protect his identity. (Laurie Fagan/CBC)
Five years after a gaunt, fearful, nine-year-old boy showed up on her doorstep, an Ottawa woman says she still struggles with feelings of guilt that she could have done more to protect him from his abusive parents, and anger with police for sending him back to them to endure months of gruesome torture and neglect.
The woman, a former neighbour who can't be identified to protect the boy's identity, testified at the trial of his father — a suspended RCMP officer — and his stepmother.
"It makes me sickened to my stomach that this could have been prevented, and I include myself in this," the woman told CBC News.
On Nov. 21, the 45-year-old Mountie was found guilty of aggravated assault, sexual assault causing bodily harm, forcible confinement and failing to provide the necessities of life. The boy's 38-year-old stepmother was found guilty of assault with a weapon and failing to provide the necessities of life.
"I will be haunted by this, and I am culpable as well. I didn't follow up and I trusted the police, I trusted the system, but he still had to endure all those horrors."
Signs of abuse, neglect
Gut-wrenching evidence presented at the couple's trial showed the boy, who's now 14, was beaten, sexually assaulted with a BBQ lighter, shackled and starved.
'His eyes — you could see the fear and sadness in his eyes, and as a mother it was terrifying to see that. You never want to see that in a child's face.'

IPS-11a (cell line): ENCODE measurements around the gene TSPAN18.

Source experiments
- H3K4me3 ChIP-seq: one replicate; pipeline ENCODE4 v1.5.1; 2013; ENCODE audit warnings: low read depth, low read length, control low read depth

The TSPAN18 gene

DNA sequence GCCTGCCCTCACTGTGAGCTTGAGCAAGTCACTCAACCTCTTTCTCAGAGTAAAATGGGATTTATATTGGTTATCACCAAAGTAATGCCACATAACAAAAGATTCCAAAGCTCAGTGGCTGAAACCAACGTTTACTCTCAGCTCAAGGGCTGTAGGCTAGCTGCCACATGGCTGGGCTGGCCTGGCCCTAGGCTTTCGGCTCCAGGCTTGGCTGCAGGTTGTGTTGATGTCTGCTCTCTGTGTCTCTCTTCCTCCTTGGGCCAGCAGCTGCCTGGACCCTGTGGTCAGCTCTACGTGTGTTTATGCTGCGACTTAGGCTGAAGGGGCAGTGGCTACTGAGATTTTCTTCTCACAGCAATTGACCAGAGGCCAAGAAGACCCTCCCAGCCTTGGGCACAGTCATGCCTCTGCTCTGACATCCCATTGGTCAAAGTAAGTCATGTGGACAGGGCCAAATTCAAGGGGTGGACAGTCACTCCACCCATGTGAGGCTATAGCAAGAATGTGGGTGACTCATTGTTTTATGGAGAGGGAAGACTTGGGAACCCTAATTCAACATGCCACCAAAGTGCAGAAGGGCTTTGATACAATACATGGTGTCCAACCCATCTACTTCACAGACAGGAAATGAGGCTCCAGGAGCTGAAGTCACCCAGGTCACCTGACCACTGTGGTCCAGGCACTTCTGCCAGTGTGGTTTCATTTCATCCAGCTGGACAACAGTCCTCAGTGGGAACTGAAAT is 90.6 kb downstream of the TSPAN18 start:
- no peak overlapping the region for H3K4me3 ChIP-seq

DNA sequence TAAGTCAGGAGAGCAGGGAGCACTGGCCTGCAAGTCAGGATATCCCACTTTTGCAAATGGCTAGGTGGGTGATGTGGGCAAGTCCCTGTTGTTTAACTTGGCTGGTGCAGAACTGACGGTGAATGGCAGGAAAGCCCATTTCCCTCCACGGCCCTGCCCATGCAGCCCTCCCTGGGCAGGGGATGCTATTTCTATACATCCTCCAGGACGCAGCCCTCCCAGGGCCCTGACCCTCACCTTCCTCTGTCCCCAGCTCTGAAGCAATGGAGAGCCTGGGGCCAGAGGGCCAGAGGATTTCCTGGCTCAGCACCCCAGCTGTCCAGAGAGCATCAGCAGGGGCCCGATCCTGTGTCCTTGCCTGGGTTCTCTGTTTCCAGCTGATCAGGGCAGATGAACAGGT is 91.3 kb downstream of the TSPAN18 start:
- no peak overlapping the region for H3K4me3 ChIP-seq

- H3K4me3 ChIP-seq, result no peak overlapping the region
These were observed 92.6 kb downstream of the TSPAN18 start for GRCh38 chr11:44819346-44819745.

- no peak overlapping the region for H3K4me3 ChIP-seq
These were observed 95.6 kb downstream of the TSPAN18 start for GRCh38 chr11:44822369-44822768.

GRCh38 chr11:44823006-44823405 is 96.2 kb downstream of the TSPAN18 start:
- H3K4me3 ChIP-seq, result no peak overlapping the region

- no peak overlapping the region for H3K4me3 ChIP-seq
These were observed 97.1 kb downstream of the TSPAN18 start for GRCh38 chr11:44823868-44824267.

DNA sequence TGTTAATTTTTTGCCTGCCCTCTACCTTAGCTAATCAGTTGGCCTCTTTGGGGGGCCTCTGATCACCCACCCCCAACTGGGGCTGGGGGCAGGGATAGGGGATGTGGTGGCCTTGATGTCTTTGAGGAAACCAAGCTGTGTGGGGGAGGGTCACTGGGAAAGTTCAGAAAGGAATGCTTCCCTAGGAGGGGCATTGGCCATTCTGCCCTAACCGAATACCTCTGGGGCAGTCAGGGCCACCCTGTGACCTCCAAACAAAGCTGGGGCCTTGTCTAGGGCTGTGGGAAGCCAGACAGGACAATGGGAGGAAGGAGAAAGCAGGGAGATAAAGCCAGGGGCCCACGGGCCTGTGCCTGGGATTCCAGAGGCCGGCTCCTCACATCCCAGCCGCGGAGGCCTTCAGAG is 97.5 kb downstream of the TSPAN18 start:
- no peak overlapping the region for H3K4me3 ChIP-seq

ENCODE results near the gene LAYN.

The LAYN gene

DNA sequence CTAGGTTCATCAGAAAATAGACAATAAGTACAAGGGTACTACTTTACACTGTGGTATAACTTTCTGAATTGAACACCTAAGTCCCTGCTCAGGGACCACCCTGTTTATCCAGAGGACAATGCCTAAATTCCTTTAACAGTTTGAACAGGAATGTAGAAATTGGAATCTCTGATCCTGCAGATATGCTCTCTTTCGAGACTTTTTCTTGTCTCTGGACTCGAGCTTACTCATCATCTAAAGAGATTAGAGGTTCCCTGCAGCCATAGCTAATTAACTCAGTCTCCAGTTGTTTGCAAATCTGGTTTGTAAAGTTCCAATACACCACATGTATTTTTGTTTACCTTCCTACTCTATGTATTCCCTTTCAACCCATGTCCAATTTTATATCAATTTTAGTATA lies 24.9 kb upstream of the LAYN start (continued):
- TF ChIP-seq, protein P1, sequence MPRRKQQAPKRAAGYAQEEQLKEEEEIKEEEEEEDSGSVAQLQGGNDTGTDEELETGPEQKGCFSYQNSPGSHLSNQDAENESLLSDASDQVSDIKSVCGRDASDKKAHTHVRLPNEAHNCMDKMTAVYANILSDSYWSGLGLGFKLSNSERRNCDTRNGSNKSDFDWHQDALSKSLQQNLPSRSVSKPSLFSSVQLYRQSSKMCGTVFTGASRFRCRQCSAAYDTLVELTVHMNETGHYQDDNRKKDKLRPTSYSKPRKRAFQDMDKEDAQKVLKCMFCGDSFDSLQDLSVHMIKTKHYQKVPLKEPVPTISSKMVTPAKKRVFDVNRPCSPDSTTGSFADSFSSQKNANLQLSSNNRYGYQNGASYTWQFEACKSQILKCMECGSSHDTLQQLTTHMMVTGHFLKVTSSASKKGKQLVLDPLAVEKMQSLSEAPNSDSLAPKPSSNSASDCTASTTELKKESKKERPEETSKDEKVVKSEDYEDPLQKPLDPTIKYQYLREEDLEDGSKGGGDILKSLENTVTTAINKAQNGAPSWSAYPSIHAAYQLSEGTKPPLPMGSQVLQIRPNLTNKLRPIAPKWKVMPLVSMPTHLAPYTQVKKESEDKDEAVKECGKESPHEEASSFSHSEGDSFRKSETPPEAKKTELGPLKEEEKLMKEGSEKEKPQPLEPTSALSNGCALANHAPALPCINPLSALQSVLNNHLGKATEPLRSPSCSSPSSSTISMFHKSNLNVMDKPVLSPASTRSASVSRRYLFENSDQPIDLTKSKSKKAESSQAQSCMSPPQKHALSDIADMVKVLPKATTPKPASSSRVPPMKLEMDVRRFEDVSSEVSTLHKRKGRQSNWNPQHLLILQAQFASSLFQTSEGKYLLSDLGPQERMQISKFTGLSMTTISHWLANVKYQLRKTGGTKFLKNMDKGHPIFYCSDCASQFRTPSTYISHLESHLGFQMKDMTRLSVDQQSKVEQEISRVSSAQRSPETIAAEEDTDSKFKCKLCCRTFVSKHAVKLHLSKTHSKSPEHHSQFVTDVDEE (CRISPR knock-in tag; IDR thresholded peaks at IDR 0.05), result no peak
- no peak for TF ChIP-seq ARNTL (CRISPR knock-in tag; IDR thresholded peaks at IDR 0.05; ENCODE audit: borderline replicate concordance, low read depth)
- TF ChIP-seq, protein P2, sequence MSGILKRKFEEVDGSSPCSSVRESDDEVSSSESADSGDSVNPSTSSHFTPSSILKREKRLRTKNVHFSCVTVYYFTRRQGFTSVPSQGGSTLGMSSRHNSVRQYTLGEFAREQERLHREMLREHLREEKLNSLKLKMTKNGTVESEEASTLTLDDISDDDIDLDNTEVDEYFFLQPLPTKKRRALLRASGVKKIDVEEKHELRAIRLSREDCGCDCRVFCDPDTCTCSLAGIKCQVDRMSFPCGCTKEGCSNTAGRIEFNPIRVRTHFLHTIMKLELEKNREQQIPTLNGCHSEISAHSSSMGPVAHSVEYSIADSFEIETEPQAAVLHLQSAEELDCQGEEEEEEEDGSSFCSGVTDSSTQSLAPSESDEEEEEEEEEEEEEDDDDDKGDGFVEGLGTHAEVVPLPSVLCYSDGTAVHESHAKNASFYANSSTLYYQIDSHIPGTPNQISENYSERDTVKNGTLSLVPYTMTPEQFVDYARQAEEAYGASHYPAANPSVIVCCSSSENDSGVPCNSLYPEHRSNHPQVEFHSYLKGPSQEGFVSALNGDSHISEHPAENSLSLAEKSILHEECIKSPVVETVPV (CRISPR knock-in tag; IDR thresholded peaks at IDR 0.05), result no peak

The woman, a mother of three, brought the boy inside and gave him two pieces of cake and a glass of milk. As he ate he explained that his father made him do hundreds of pushups as punishment for lying or not finishing his homework, and if he didn't complete them he didn't eat.
The boy lifted his shirt so the woman could see his stomach.
"I could see his ribcage. I could see his sunken stomach, and all the red on his stomach and forearms looked like carpet burns," said the woman. "There was also red ligature marks on his wrists."
She questioned the boy about the marks, but he wouldn't tell her how he got them.
"His eyes — you could see the fear and sadness in his eyes, and as a mother it was terrifying to see that. You never want to see that in a child's face," said the woman, tears welling in her eyes.
Police returned boy to abusive home
She and her husband decided to call 911, and when police arrived they told them the boy's parents had also called to report him missing.
The woman said the boy sat in her lap and held her hand tightly as he told the two police officers about the mistreatment he suffered at home. She recalled how tiny and frail he felt.
She said she was shocked when the female officer barked at the boy, "Do you know if you are lying your father could go to jail?"
"You want maternal, you want kind, and the child hadn't eaten in two days, and you're defending the father?" the woman recalled thinking. "I said to her, 'He's not on trial here! He's the victim!'"
In her testimony during the couple's trial, the woman recalled the boy telling the officer, "I don't want my dad to go to jail."